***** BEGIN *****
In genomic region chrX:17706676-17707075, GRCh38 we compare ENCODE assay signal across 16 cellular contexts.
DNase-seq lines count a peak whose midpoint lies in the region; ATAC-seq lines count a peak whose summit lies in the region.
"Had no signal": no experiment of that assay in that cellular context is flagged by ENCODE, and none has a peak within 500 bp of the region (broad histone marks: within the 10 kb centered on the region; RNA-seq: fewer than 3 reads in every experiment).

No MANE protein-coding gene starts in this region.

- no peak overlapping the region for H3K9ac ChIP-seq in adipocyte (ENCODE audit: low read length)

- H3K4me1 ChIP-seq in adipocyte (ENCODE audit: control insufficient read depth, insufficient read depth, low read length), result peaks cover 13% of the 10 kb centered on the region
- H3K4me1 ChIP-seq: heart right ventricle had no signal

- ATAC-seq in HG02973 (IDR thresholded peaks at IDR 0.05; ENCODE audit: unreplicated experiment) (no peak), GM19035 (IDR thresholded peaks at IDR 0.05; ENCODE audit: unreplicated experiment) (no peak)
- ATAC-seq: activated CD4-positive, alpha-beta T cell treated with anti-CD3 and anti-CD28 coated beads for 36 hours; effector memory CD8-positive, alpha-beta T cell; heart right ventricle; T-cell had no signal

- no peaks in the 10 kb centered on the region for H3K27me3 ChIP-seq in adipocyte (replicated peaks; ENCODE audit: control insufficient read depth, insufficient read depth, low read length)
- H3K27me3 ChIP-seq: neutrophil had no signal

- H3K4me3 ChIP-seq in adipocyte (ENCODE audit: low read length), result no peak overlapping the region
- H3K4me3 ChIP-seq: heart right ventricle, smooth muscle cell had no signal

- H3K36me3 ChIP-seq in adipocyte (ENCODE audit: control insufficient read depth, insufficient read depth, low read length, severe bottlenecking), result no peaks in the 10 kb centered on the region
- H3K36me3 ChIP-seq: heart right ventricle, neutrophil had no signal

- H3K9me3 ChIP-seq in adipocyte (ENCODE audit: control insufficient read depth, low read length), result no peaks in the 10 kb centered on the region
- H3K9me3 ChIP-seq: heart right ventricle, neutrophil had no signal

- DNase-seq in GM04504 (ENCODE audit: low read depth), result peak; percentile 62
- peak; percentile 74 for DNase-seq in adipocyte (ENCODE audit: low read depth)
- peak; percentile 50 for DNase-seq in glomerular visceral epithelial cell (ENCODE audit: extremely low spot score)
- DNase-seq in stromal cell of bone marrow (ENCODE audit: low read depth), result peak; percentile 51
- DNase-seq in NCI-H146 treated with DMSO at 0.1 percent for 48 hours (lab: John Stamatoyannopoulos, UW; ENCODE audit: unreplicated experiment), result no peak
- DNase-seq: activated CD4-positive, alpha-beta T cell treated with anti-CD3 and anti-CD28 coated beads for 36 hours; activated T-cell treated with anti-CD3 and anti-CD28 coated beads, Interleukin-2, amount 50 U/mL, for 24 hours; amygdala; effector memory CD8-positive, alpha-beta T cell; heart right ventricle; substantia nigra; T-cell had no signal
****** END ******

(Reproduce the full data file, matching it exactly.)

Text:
In genomic region chrX:17706676-17707075, GRCh38 we compare ENCODE assay signal across 16 cellular contexts.
DNase-seq lines count a peak whose midpoint lies in the region; ATAC-seq lines count a peak whose summit lies in the region.
"Had no signal": no experiment of that assay in that cellular context is flagged by ENCODE, and none has a peak within 500 bp of the region (broad histone marks: within the 10 kb centered on the region; RNA-seq: fewer than 3 reads in every experiment).

No MANE protein-coding gene starts in this region.

- no peak overlapping the region for H3K9ac ChIP-seq in adipocyte (ENCODE audit: low read length)

- H3K4me1 ChIP-seq in adipocyte (ENCODE audit: control insufficient read depth, insufficient read depth, low read length), result peaks cover 13% of the 10 kb centered on the region
- H3K4me1 ChIP-seq: heart right ventricle had no signal

- ATAC-seq in HG02973 (IDR thresholded peaks at IDR 0.05; ENCODE audit: unreplicated experiment) (no peak), GM19035 (IDR thresholded peaks at IDR 0.05; ENCODE audit: unreplicated experiment) (no peak)
- ATAC-seq: activated CD4-positive, alpha-beta T cell treated with anti-CD3 and anti-CD28 coated beads for 36 hours; effector memory CD8-positive, alpha-beta T cell; heart right ventricle; T-cell had no signal

- no peaks in the 10 kb centered on the region for H3K27me3 ChIP-seq in adipocyte (replicated peaks; ENCODE audit: control insufficient read depth, insufficient read depth, low read length)
- H3K27me3 ChIP-seq: neutrophil had no signal

- H3K4me3 ChIP-seq in adipocyte (ENCODE audit: low read length), result no peak overlapping the region
- H3K4me3 ChIP-seq: heart right ventricle, smooth muscle cell had no signal

- H3K36me3 ChIP-seq in adipocyte (ENCODE audit: control insufficient read depth, insufficient read depth, low read length, severe bottlenecking), result no peaks in the 10 kb centered on the region
- H3K36me3 ChIP-seq: heart right ventricle, neutrophil had no signal

- H3K9me3 ChIP-seq in adipocyte (ENCODE audit: control insufficient read depth, low read length), result no peaks in the 10 kb centered on the region
- H3K9me3 ChIP-seq: heart right ventricle, neutrophil had no signal

- DNase-seq in GM04504 (ENCODE audit: low read depth), result peak; percentile 62
- peak; percentile 74 for DNase-seq in adipocyte (ENCODE audit: low read depth)
- peak; percentile 50 for DNase-seq in glomerular visceral epithelial cell (ENCODE audit: extremely low spot score)
- DNase-seq in stromal cell of bone marrow (ENCODE audit: low read depth), result peak; percentile 51
- DNase-seq in NCI-H146 treated with DMSO at 0.1 percent for 48 hours (lab: John Stamatoyannopoulos, UW; ENCODE audit: unreplicated experiment), result no peak
- DNase-seq: activated CD4-positive, alpha-beta T cell treated with anti-CD3 and anti-CD28 coated beads for 36 hours; activated T-cell treated with anti-CD3 and anti-CD28 coated beads, Interleukin-2, amount 50 U/mL, for 24 hours; amygdala; effector memory CD8-positive, alpha-beta T cell; heart right ventricle; substantia nigra; T-cell had no signal